The Yemini civil war is one of the deadliest and least reported conflicts of our time; according to the UN, 10,000 civilians were killed in Yemen in just two years. The humanitarian situation in Yemen is becoming increasingly dire. In 2015, CNN reported that over 10million Yeminis were deprived of food, water and electricity as a result of the conflict. In 2016, according to NGO Save the Children, the destruction of healthcare facilities and a healthcare system on the brink of collapse, as a result of the war, will cause an estimated 10,000 preventable child deaths annually. Some 1,219 children have died as a direct result of the conflict so far. At least 10 million Yeminis are in urgent need of medical supplies, potable water, food, shelter and other forms of support.
17 million Yemenis (or 60 percent of the population) are food insecure, of which 7 milion people are severly food insecure. Lack of access to the people who urgently need food assistance, compounded by a shortage of funding, means that famine is a real possibility for millions of people. MiN is on the ground in Sa'na, Taiz and the Hudaidah province to provide a life-line to the Yemeni people in the form of monthly food parcels to poverty stricken families.
Each food parcel costs £30 delivered.
The medical packs are individually tailored medicines for children already in hospitals. The hospitals and Doctors are free but the medicines are not. This is why children who are ill do not get better because their parents cannot afford the medicines. We work with hospitals on the ground to identify children who need medicines to be paid for them to complete their treatment.
Many of the illnesses that the children die from ARE treatable but the medicine needed to cure them is out of reach to those with little means to pay for them. These children need not die.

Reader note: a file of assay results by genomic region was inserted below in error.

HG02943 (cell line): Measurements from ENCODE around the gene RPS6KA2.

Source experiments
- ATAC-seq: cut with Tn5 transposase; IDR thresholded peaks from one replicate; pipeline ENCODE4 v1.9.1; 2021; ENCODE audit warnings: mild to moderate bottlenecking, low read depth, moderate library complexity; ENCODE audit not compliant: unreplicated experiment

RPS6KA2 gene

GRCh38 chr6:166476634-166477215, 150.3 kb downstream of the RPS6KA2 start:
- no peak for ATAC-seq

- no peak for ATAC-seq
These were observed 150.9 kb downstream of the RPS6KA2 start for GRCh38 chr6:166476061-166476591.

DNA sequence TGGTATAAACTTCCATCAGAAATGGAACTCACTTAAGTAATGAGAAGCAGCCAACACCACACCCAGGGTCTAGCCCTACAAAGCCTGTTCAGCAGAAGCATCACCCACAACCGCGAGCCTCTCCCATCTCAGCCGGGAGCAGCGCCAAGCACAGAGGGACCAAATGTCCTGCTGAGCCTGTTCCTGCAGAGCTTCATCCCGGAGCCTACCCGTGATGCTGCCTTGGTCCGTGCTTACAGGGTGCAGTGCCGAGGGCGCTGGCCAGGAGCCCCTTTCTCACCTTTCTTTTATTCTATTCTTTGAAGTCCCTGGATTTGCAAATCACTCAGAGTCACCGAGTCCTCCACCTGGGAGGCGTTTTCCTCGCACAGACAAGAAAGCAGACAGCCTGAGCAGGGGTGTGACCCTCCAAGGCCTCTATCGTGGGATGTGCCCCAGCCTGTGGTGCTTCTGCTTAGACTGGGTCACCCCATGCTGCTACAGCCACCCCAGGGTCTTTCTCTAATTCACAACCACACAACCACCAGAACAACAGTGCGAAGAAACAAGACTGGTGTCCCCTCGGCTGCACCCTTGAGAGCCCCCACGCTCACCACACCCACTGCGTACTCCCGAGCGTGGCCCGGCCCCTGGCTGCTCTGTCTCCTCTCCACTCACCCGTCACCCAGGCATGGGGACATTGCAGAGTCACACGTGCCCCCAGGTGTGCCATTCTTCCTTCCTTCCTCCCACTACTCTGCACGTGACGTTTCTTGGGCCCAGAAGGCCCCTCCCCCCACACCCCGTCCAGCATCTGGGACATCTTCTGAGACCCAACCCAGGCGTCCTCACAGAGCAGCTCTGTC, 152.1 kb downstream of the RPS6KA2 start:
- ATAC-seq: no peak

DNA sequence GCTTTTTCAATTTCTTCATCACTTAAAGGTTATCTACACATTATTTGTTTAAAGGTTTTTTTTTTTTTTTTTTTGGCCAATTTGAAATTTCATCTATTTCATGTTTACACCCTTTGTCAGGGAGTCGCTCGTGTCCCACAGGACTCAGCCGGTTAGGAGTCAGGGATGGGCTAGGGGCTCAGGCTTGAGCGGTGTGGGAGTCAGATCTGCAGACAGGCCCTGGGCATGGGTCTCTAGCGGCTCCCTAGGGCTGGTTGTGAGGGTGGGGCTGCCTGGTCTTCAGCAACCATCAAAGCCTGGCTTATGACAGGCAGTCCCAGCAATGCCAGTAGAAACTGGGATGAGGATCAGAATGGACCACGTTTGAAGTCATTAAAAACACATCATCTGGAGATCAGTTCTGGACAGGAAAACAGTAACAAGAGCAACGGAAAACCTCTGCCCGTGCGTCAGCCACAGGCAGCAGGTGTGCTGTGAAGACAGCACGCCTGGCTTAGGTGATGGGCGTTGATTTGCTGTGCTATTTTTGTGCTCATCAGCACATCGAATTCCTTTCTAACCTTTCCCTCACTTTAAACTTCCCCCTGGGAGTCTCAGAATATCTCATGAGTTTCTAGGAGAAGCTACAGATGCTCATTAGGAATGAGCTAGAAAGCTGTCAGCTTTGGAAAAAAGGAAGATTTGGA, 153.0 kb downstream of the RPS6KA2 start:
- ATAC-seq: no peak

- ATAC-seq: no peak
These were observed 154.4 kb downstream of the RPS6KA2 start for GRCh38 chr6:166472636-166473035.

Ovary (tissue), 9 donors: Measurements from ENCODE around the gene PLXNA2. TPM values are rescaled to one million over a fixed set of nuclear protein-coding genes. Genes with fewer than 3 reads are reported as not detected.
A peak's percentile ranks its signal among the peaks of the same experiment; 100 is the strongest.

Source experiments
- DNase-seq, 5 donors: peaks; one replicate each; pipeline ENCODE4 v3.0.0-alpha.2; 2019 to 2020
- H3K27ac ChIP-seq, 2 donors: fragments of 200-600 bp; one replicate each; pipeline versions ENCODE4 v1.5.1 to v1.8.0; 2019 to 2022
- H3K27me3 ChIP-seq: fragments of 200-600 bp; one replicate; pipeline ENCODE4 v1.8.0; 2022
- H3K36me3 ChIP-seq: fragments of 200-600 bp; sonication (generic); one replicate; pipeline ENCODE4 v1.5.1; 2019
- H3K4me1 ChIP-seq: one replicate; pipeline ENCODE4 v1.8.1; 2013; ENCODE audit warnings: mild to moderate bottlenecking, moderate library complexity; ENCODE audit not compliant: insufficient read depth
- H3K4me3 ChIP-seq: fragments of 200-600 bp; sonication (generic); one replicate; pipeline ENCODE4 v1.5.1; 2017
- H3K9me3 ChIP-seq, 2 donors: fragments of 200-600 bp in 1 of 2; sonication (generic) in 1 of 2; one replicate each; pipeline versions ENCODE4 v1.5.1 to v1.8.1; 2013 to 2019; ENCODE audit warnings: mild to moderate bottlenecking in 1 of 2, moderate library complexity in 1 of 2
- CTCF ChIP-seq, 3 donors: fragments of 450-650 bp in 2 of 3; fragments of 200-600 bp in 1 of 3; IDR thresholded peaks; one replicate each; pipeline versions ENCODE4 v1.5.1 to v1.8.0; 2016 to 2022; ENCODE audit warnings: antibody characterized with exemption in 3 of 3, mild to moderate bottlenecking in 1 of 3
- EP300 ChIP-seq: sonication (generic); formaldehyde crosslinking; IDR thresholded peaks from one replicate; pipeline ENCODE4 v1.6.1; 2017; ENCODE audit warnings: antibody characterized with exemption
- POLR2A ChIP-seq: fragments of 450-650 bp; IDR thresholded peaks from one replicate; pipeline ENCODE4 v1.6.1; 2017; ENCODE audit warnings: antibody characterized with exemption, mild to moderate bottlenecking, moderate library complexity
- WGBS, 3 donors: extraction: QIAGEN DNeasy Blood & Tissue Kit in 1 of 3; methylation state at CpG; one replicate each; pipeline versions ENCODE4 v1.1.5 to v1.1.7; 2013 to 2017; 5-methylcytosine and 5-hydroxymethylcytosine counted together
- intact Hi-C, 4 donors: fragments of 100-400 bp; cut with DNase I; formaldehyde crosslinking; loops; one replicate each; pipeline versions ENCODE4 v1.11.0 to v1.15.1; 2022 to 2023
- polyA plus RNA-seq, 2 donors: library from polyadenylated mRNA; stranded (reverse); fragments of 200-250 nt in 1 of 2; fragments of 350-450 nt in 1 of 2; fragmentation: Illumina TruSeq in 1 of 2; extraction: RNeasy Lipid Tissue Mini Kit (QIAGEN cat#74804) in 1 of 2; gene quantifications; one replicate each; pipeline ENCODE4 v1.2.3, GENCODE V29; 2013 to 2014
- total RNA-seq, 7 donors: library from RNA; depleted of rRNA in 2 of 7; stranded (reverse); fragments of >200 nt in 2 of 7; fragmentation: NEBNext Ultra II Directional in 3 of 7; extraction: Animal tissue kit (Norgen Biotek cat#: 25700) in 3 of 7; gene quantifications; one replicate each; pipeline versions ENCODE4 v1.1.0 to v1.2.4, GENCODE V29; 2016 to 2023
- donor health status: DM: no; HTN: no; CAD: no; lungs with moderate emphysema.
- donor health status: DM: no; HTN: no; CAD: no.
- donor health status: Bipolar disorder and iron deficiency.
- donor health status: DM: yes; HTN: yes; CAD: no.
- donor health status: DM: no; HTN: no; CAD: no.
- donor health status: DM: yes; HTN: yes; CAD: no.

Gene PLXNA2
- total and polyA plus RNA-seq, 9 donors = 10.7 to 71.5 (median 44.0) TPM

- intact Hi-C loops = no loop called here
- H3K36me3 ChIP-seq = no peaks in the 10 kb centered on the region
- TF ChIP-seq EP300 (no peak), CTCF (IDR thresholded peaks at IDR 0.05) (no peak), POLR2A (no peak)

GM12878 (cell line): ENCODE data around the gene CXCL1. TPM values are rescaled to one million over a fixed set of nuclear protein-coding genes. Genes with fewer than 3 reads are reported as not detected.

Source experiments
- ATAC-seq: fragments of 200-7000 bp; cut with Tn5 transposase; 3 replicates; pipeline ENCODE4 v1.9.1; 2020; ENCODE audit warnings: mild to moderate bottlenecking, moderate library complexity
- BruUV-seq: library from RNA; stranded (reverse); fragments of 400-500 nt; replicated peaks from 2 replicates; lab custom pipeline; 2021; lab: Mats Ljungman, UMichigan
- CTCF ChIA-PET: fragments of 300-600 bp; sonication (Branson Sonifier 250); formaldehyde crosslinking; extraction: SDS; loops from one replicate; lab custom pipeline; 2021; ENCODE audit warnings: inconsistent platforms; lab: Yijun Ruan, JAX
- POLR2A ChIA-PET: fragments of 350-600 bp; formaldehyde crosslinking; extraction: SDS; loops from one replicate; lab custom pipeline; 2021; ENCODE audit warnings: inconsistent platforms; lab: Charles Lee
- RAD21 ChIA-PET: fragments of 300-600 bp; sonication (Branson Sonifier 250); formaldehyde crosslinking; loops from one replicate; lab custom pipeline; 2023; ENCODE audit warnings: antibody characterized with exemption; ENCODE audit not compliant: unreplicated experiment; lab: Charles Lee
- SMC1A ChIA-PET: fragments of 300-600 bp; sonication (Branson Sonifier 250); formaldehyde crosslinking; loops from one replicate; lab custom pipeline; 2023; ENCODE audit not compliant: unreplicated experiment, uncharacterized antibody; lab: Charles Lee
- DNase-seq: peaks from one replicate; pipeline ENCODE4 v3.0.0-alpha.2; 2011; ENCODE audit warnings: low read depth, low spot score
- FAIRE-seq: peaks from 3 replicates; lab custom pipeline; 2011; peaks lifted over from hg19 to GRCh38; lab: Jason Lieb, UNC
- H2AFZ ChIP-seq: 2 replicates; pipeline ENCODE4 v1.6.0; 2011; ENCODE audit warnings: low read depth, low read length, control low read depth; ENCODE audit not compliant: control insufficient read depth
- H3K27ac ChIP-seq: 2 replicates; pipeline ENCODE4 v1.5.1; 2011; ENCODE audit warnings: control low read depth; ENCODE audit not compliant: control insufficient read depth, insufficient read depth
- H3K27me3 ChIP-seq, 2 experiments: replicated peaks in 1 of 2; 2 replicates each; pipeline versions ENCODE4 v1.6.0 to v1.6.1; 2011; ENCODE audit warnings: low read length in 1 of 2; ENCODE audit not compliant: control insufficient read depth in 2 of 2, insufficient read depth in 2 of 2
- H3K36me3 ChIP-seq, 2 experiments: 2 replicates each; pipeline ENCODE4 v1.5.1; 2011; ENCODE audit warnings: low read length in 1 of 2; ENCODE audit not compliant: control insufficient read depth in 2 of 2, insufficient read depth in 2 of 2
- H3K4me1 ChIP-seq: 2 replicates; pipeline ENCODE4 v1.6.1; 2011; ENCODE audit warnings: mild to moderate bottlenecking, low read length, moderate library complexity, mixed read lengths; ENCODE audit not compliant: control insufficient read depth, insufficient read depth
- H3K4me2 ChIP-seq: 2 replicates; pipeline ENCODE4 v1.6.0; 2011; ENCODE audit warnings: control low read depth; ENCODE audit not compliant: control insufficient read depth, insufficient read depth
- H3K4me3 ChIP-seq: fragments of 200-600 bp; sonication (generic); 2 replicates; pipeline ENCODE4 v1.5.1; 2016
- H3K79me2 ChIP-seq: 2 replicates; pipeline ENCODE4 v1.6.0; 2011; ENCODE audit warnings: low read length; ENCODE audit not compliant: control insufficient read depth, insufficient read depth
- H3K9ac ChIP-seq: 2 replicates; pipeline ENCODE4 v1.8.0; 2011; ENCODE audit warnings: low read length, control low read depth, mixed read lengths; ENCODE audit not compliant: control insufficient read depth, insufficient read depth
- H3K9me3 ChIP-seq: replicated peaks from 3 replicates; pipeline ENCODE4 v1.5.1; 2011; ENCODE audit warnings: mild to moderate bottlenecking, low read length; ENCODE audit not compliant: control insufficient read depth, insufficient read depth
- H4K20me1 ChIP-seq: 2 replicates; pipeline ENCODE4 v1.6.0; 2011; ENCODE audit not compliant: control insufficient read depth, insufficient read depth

The average cost has been approximated to £25.
"And whoever saves [the life of] one - it is as if he had saved mankind entirely". [Quran 5:32]
Already a scarce commodity, the impacts of climate change and war are depleting the water supply in Yemen at an accelerated rate. As the amount of water withdrawn from wells reached unsustainable levels, water became more scarce and prices rose; it became unaffordable for most of the poverty-stricken population. In 2015, experts estimated that 13 million Yemenis, or 50 percent of the population, struggle daily to have enough clean water for basic necessities.
You can help provide a family with monthly water refills for just £15 a month. £150 will help provide a water tank of 30,000 litres for an entire neighbourhood.
"We made from water every living thing". [Quran 21:30]
Since the beginning of the war, a staggering 85,000 children have died from extreme hunger or avoidable illnesses and a child continues to die every 10 minutes.
The shortage of food has led to an increasing number of children suffering from malnutrition/acute malnutrition, a deadly illness that is entirely both avoidable and treatable.
To tackle these avoidable deaths, MIN has set up a Mobile Malnutrition Clinic to go out into the rural areas to treat children who may be suffering from malnutrition/acute malnutrition. The clinic has three main functions:
A Mobile Malnutrition Clinic is set up to treat 50 children and costs £500 at a cost of £10 per child.
Yemen today is a broken country, the destruction of civilian infrastructure and restrictions on food and fuel imports have led to 21 million people being deprived of life-sustaining commodities and basic services.
We need your help in getting a 40ft container of aid into Yemen. It costs almost £14,000 to fill a container with 70 pallets of food and urgent baby supplies and to cover the logistics of getting the container into Yemen. Help us get to 70 pallets!
£200 will buy a pallet of life-saving food or vital baby supplies.